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King v. Sherry

March 29, 2010

KEVIN KING, PLAINTIFF,
v.
JERI-ANN SHERRY, ET. AL., DEFENDANTS.



The opinion of the court was delivered by: Hon. Gordon J. Quist

ORDER ADOPTING IN PART AND REJECTING IN PART THE MAGISTRATE JUDGE'S REPORT AND RECOMMENDATION

The Court has reviewed the Report and Recommendation filed by the United States Magistrate Judge in this action on February 16, 2010. The Report and Recommendation was duly served on the parties. In accordance with 28 U.S.C. § 636(b)(1), the Court has performed de novo consideration of those portions of the Report and Recommendation to which objection has been made. As discussed below, the Court will adopt in part and reject in part the Report and Recommendation.

Plaintiff had a stroke in April 2005, and obtained a special accommodation notice for tobacco free housing on March 13, 2007. Since December 5, 2007, Plaintiff has been housed at the Brooks Correctional Facility in a tobacco free unit. Plaintiff's § 1983 action alleges an Eighth Amendment claim based on exposure to environmental tobacco smoke while Plaintiff was housed at the Chippewa Correctional Facility from January 19, 2007, to December 5, 2007, and at the Brooks facility.

When prison officials ignore a prisoner's serious medical condition such as allergy or asthma relating to second-hand smoke and do not make a good-faith effort to enforce non-smoking policies or to segregate a prisoner from exposure to smoke, a prisoner may state an Eighth Amendment claim based upon exposure to environmental tobacco smoke ("ETS"). See Talal v. White, 403 F.3d 423, 426 (6th Cir. 2005)(citing Hunt v. Reynolds, 974 F.2d 734, 726 (6th Cir. 1992)). A prison official violates the Eighth Amendment when he or she is deliberately indifferent to the serious medical needs of a prisoner. Comstock v. McCrary, 273 F.3d 693, 702 (6th Cir. 2001).

Plaintiff's First Objection - Chippewa Correctional Facility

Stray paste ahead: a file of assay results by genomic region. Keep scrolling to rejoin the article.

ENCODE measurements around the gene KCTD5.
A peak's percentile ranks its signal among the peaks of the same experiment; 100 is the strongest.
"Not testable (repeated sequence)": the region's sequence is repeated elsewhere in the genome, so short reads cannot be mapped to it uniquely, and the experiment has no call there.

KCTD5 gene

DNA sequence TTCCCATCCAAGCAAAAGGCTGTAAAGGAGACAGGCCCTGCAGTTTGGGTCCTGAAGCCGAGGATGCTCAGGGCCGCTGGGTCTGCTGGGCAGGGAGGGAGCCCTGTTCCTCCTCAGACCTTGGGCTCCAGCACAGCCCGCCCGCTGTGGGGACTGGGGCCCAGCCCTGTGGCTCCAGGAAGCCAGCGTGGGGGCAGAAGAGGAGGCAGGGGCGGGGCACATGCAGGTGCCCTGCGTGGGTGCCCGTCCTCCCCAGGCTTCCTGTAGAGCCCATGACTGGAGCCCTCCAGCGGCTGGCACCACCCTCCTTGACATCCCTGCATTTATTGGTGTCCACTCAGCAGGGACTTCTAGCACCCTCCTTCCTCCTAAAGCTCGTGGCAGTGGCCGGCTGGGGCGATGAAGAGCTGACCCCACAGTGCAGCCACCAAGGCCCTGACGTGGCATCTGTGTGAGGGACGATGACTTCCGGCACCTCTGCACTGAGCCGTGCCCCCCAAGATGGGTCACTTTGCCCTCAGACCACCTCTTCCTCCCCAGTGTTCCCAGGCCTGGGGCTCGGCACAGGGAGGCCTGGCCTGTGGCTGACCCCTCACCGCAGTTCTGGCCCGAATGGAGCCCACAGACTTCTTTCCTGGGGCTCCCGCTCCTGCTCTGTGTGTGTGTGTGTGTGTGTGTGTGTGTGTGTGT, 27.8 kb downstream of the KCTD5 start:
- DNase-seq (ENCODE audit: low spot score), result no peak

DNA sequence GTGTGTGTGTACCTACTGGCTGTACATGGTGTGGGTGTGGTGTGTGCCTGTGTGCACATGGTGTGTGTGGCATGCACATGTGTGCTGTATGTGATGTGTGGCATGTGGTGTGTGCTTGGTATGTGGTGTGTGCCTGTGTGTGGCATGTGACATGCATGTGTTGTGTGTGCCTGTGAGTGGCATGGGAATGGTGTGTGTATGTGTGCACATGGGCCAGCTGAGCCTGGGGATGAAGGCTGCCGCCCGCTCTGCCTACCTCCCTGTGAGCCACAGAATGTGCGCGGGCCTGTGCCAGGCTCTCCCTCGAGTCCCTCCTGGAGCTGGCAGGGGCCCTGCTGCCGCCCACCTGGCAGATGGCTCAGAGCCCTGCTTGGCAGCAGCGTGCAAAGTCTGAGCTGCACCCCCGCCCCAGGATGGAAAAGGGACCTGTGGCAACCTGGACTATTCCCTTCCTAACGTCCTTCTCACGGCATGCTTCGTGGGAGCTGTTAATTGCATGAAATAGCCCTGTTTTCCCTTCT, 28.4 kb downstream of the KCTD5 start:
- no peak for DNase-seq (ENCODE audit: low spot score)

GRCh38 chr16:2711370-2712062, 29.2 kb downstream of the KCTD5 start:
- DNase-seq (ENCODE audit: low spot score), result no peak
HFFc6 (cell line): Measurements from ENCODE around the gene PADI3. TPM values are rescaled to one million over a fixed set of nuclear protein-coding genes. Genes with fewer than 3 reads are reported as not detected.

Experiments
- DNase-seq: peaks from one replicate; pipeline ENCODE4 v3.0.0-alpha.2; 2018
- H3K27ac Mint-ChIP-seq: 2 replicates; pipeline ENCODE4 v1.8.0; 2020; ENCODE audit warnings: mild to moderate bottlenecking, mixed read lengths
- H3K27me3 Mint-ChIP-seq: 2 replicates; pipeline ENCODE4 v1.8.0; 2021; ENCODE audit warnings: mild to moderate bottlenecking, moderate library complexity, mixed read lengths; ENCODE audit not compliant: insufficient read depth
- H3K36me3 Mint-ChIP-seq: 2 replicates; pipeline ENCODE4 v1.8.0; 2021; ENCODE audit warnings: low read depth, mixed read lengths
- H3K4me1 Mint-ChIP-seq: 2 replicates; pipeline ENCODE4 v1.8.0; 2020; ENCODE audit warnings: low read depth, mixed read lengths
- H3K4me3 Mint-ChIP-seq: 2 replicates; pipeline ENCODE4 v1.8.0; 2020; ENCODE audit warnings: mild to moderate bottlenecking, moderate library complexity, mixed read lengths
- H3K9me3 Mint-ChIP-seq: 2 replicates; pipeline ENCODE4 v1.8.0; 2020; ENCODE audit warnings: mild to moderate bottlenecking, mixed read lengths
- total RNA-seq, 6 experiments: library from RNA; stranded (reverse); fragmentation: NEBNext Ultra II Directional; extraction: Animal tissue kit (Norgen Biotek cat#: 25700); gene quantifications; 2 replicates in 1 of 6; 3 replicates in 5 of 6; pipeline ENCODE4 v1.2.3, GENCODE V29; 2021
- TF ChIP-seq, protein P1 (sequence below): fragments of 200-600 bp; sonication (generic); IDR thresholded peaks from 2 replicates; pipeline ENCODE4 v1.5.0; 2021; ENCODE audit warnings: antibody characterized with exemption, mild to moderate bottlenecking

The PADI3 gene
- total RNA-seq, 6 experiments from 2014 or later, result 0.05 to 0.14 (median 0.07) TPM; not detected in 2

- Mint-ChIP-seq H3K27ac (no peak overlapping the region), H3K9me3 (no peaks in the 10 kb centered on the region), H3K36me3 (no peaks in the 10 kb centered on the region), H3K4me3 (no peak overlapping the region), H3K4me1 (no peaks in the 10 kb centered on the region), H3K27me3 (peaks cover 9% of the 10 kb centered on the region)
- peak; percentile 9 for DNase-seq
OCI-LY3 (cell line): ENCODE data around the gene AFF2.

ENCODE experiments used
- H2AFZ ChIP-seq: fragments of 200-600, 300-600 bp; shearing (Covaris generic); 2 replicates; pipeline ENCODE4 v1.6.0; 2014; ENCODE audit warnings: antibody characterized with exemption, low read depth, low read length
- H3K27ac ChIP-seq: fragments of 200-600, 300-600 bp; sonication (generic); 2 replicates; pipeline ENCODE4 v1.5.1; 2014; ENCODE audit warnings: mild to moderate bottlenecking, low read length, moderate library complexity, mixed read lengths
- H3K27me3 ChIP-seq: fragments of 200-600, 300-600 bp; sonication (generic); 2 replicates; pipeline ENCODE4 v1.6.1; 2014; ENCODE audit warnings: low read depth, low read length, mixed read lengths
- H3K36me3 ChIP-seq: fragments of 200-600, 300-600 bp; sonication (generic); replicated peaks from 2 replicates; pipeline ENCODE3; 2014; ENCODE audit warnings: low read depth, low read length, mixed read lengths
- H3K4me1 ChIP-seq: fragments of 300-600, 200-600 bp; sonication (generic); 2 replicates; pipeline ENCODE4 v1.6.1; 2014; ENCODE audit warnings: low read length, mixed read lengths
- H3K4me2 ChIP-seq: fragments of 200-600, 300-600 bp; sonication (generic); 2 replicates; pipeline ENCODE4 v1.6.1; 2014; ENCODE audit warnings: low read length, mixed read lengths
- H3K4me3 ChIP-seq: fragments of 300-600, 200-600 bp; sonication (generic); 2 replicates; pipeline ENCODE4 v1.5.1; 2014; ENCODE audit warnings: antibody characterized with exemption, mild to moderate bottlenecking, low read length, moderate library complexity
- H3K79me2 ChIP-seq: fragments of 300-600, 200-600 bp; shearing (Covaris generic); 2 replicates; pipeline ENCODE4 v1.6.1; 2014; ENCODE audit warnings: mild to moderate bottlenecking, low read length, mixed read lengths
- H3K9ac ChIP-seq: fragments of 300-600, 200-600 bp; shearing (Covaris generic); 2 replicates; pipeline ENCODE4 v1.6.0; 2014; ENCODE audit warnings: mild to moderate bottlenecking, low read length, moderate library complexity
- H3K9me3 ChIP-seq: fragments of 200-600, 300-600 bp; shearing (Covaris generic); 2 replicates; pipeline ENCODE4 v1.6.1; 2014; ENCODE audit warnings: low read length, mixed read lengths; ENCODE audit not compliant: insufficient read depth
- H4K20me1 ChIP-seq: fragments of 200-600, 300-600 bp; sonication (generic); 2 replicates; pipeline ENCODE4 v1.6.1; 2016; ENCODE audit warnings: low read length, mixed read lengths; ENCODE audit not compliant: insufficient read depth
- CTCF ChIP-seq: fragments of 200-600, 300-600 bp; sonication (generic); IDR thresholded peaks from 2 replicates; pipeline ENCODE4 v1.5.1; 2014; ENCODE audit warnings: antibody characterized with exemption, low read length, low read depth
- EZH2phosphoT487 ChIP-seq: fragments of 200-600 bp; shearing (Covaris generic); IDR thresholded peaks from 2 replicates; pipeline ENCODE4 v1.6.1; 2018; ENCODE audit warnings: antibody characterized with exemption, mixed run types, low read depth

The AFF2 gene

In his first objection, Plaintiff argues that no facts were presented to the Magistrate Judge to support Defendants Sherry, Boynton, and Mansfield's motion for summary judgment. Plaintiff ignores the facts presented in Defendants' brief, such as the 662 misconduct tickets Defendants issued to prisoners for smoking in-doors between December 28, 2006, and December 27, 2007, which encompasses the time when Plaintiff was housed at the Chippewa facility. (See Docket nos. 98-104.) Furthermore, Plaintiff does not point to any facts arising from his stay at the Chippewa facility to prove an issue of fact, and this Court is not required to "'search the entire record to establish that it is bereft of a genuine issue of material fact.'" Guarino v. Brookfield Twp. Trs., 980 F.2d 399, 404 (6th Cir. 1992) (citing Street v. J.C. Bradford & Co., 886 F.2d 1472, 1480 (6th Cir. 1989)). Therefore, the Court will grant Defendants Sherry, Boynton, and Mansfield's motion for summary judgment.

Plaintiff's Second Objection - Brooks Correctional Facility

In his second objection, Plaintiff claims that (1) the evolving standards of today's society show that ETS exposure is not tolerated, and (2) his medical records and special accommodation notice establish that he has a serious medical need. These arguments go to the objective element of Plaintiff's Eighth Amendment claim.

To establish the objective inquiry, a prisoner must show that his medical needs are "sufficiently serious." Hunt v. Reynolds, 974 F.2d 734, 735 (6th Cir. 1992). Exposure to ETS which causes "mere discomfort or inconvenience" is insufficient to support an Eighth Amendment claim. Id. See also Talal v. White, 403 F.3d 423, 426 (6th Cir. 2005). "The issue then is whether the prisoners' pre-existing medical conditions are such that exposing them to ETS represents a serious health threat or constitutes mere discomfort." Hunt, 974 F.2d at 735.